Tips For Treating Acne While Pregnant
Updated: Jun 20
Pregnancy acne isn't a special form of acne. Some women simply seem to have trouble with acne during pregnancy. The likely culprit is an overproduction of oil (sebum) — which happens when certain hormones go into overdrive. Our tips for treating acne while pregnant starts with self-care first.
𝐖𝐚𝐬𝐡 𝐩𝐫𝐨𝐛𝐥𝐞𝐦 𝐚𝐫𝐞𝐚𝐬 𝐰𝐢𝐭𝐡 𝐠𝐞𝐧𝐭𝐥𝐞 𝐜𝐥𝐞𝐚𝐧𝐬𝐞𝐫
Twice a day, use your hands to wash your face with mild soap and warm water. Avoid certain products, such as facial scrubs, astringents and masks, because they tend to irritate the skin, which can worsen acne. Excessive washing and scrubbing also can irritate the skin.
If you tend to develop acne around your hairline, shampoo your hair every day.
𝐃𝐨𝐧'𝐭 𝐩𝐢𝐜𝐤 𝐨𝐫 𝐬𝐪𝐮𝐞𝐞𝐳𝐞 𝐛𝐥𝐞𝐦𝐢𝐬𝐡𝐞𝐬.
Doing so can cause infection or scarring.
Don't use oily or greasy cosmetics, sunscreens, hairstyling products or acne concealers. Use products labelled water-based or noncomedogenic, which means they are less likely to cause acne.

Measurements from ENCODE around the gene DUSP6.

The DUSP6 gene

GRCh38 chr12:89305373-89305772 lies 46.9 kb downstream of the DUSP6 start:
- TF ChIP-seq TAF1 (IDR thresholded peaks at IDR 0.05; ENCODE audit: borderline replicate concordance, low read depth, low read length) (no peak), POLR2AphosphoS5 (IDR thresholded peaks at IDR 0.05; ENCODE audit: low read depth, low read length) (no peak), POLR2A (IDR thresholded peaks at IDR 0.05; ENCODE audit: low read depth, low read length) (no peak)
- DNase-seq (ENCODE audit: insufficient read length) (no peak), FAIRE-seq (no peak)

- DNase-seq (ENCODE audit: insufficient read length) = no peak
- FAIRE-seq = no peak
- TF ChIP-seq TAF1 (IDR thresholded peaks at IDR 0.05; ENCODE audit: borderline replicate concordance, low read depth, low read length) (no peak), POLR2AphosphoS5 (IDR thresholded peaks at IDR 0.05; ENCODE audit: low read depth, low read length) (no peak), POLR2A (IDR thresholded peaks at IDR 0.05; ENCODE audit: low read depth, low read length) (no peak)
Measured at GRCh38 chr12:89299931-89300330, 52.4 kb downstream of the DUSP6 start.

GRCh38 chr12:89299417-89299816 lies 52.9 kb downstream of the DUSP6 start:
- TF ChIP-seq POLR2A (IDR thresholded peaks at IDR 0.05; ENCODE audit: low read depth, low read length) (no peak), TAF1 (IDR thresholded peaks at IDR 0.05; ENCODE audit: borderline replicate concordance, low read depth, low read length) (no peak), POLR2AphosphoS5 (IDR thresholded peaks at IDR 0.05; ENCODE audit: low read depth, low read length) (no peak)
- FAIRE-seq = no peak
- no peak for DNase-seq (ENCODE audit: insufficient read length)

𝐖𝐚𝐭𝐜𝐡 𝐰𝐡𝐚𝐭 𝐭𝐨𝐮𝐜𝐡𝐞𝐬 𝐲𝐨𝐮𝐫 𝐬𝐤𝐢𝐧.
Keep your hair clean and off your face.
Also, avoid resting your hands or objects on your face. Tight clothing or hats also can pose a problem, especially if you're sweating. Sweat and oils can contribute to acne. The medication also can be used for treating acne while pregnant but any medication applied to your skin or swallowed during pregnancy can enter your bloodstream and affect your baby. skin treatments containing erythromycin (Erygel) and clindamycin (Cleocin T, Clindagel, others) are considered safe. The safety of using benzoyl peroxide to treat pregnancy acne hasn't been established. This treatment should only be used if clearly needed.
Acne medication known to cause birth defects — including oral isotretinoin (Amnesteem, Claravis) and topical retinoids — must be avoided during pregnancy. If you're concerned about pregnancy acne, consult your dermatologist or your health care provider. Together you can weigh the benefits and risks of various treatment options.